For starters, my husband and I love 'Prinsendam'. This shapely vessel, launched in 1988 as ‘Royal Viking Sun’, is an anomaly within the 14-ship fleet of Holland America Line, carrying only 835 guests, whereas her 13 fleet-mates each accommodate from 1,350 to 2,659 passengers. While the 28 year-old 'Prinsendam' does not offer many of the bells and whistles found on newer ships, that's precisely what her very loyal fans appreciate about her. Moderate in size, with sleekly nautical lines, her onboard spaciousness and easy-to-navigate layout set her apart in an industry that is increasingly dominated by boxy, cookie-cutter cruise ships. Though she's at an age when passenger liners traditionally have faced imminent retirement, Holland America is planning to spend millions of euros to preserve and improve ‘Prinsendam’ during a refit scheduled for May, 2016.
Many cruisers will remember the prestigious Royal Viking Line, which operated from 1972 until 1998. San Francisco-based RVL was the Seabourn/Crystal/Silversea of its day, offering lengthy, luxurious cruises to all corners of the globe, for a discriminating clientele who returned year after year. 'Royal Viking Sun' was designed and built for passengers who expected the very best, and were willing to pay (a lot) for it. She was, when new - and remains today - the antithesis of mass-market cruise ships.
As Holland America Line divests itself of mid-sized vessels (the 55,000 ton ‘Statendam’ and ‘Ryndam’ were recently transferred to P&O Australia) and replaces them with ever-larger vessels (the new 'Koningsdam' is 99,500 tons.), the 38,100 ton ‘Prinsendam’ exemplifies what cruising used to be; a past-time primarily for the well-traveled and well-heeled. There are no rock-climbing walls onboard, no neon-lit atrium, or fast food franchises. There’s no crowding and seldom any lines. Even when full, ‘Prinsendam’ feels spacious. Fellow-passengers are primarily in their 70’s (and 80’s, and even 90’s on our crossing) and are more likely to be found browsing in the extensive, well-stocked library, or strolling the broad, wrap-around promenade deck, than engaging in frenetic activities.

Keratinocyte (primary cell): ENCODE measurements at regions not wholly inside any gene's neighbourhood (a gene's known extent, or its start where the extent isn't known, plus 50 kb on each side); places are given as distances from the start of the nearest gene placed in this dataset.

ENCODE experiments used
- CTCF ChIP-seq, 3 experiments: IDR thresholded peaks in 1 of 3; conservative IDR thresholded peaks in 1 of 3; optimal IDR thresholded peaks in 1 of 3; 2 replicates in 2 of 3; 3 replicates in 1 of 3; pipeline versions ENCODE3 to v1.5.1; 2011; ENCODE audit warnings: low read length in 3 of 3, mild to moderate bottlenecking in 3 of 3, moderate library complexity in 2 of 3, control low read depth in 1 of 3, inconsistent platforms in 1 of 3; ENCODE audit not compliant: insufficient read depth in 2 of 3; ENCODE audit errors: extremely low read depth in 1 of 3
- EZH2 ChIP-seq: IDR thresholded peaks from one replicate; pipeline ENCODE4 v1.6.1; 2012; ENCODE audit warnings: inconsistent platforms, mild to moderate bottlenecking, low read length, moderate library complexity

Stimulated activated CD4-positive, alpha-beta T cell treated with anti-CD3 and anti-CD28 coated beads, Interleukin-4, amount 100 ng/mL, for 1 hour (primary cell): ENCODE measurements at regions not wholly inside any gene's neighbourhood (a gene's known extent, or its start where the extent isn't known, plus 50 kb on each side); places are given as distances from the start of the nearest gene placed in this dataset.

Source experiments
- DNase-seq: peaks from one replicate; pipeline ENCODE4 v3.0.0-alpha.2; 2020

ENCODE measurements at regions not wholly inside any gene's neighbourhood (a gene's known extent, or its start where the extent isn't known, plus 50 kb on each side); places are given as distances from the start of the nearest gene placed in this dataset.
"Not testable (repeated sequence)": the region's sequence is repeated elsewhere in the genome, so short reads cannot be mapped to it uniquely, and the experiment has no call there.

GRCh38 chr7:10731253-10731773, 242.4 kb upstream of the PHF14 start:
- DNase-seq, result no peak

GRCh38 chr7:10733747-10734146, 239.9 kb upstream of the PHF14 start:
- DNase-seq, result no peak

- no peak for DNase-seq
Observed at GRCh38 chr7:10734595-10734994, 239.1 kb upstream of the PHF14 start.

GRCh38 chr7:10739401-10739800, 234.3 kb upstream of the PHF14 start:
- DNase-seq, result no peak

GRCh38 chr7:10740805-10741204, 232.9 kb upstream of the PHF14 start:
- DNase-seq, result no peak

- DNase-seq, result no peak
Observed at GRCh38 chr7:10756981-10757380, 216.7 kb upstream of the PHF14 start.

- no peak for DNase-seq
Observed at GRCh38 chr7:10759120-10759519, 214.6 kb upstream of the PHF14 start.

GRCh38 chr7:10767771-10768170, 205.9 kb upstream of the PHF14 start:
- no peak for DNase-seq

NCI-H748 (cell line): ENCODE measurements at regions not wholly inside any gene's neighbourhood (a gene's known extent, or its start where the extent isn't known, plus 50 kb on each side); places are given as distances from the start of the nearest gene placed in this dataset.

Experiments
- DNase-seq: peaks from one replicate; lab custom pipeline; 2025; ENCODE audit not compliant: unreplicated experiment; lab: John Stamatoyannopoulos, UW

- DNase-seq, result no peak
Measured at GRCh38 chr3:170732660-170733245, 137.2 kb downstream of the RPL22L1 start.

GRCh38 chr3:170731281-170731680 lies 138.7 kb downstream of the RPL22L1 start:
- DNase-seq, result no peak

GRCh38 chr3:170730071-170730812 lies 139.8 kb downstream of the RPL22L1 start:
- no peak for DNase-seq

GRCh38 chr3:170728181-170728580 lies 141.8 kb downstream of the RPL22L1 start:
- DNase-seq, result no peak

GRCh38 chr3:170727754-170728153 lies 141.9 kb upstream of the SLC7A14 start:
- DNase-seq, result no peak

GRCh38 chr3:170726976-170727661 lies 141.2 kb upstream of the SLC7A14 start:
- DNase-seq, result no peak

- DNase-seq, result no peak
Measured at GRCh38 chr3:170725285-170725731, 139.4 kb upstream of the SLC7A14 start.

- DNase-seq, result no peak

We chose this cabin for its Lower Promenade Deck location; steps from outside and on the same deck as the Pinnacle Grill and La Fontaine Dining Rooms, as well as the popular Ocean Bar.
A perfect city in which to begin or end a cruise.
An excellent pedestrian-only shopping street and a restored Roman theater within a ten minute walk from the ship.
A slightly faded resort city that is working hard to improve its offerings.
At times you may need to remind yourself you're in Spain and not Morocco! Wonderfully atmospheric and the ship docks right downtown. (We even returned onboard briefly to drop off some purchases and the headed-out again.)
One of our favorite destinations for forty years. Reserve ahead for tea on the terrace of the historic and beautiful Reid's Hotel. And then have a cocktail in the bar. (Passengers taking the ship's tour are served tea in an anteroom.)